Chronic alcohol feeding alters lymph and plasma proteome in a rodent model
Chronic alcohol consumption in rodents induces mesenteric collecting lymphatic vessel hyperpermeability, lymph leakage, and consequent immunometabolic dysregulation of the perilymphatic adipose tissue (PLAT). The specific lymphatic components mediating PLAT immunometabolic dysregulation remain to be identified. Specifically, whether alcohol impacts lymph composition is unknown. This study aimed to determine alcohol associated changes in lymph and plasma proteome. Adult male rats were fed a Lieber–DeCarli liquid diet containing 36 % of calories from alcohol for 10 weeks. Time-matched control animals were pair-fed. At sacrifice lymph was collected for 2 h using the lymph-fistula technique and plasma was collected prior to sacrifice. Quantitative discovery-based proteomics identified a total of 703 proteins. An integrative approach combining Ingenuity Pathway Analysis (IPA) and an unbiased network analysis using WGCNA (Weighted Gene Co-expression Network Analysis) was used to analyze the proteomics data. IPA results identified significant upregulation of a cluster of apolipoproteins in lymph from alcohol-fed animals compared with pair-fed controls and a downregulation of 34 proteins in the plasma from alcohol-fed animals. WGCNA analysis identified several candidate hub proteins in the lymph that were also significantly differentially expressed in lymph from alcohol-fed animals compared to that of pair-fed controls. WGCNA analysis of plasma identified a module without significant enrichment of differentially expressed proteins. Of the 59 proteins contained within this module, only 2 were significantly differentially expressed in plasma from alcohol-fed rats compared to plasma of pair-fed controls. Future studies will investigate further the functionality of the hub proteins affected by alcohol feeding in both lymph and plasma.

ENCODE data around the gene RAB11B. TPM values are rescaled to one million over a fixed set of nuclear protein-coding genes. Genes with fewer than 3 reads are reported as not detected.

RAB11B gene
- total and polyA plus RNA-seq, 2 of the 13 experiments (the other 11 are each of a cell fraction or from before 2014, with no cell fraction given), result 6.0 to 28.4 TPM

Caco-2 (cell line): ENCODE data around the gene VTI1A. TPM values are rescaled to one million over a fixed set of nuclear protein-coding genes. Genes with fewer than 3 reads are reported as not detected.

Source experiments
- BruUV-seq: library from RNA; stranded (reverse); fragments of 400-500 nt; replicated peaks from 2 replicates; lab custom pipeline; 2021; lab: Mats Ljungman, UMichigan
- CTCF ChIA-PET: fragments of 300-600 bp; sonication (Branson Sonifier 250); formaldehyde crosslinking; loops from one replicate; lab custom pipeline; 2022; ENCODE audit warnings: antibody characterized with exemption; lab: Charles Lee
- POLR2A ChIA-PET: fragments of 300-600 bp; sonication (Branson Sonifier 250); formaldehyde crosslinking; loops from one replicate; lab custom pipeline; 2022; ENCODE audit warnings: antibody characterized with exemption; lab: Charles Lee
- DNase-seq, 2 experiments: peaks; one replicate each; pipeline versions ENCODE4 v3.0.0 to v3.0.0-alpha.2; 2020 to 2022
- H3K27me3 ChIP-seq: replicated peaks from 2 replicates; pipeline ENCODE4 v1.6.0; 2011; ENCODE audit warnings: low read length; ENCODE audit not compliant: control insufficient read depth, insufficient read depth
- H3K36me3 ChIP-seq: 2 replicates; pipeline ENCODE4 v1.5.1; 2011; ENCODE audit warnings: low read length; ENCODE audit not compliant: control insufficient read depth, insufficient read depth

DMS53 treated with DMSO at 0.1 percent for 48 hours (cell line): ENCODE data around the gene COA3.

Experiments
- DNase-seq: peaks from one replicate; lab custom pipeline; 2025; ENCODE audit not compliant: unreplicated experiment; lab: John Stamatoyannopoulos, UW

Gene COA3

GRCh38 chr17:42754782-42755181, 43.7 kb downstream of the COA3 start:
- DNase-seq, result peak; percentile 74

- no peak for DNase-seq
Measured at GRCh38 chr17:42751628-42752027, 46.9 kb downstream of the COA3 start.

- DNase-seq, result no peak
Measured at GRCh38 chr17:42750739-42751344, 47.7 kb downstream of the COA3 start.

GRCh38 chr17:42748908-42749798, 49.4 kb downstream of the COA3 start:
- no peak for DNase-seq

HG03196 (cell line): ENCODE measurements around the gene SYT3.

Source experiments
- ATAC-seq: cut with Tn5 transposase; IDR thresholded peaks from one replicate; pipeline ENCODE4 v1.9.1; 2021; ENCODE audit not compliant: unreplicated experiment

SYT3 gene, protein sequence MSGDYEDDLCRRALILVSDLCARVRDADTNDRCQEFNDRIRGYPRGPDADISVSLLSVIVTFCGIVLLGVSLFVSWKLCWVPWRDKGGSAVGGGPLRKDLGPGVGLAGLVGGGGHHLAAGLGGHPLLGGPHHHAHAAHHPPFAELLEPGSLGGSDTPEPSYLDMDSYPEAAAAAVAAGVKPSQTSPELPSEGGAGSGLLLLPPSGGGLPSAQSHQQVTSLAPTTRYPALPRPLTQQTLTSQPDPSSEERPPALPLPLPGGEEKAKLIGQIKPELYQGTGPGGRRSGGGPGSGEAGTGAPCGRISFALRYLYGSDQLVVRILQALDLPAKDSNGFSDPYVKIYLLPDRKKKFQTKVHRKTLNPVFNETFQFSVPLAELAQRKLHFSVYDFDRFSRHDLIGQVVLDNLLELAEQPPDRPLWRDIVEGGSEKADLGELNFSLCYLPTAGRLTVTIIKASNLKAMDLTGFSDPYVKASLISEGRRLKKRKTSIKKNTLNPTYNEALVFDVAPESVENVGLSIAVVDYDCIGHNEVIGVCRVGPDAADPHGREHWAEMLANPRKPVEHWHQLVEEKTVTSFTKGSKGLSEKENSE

Souza-Smith, Flavia M.; Molina, Patricia E.; and Maiya, Rajani, "Chronic alcohol feeding alters lymph and plasma proteome in a rodent model" (2023). School of Graduate Studies Faculty Publications. 82.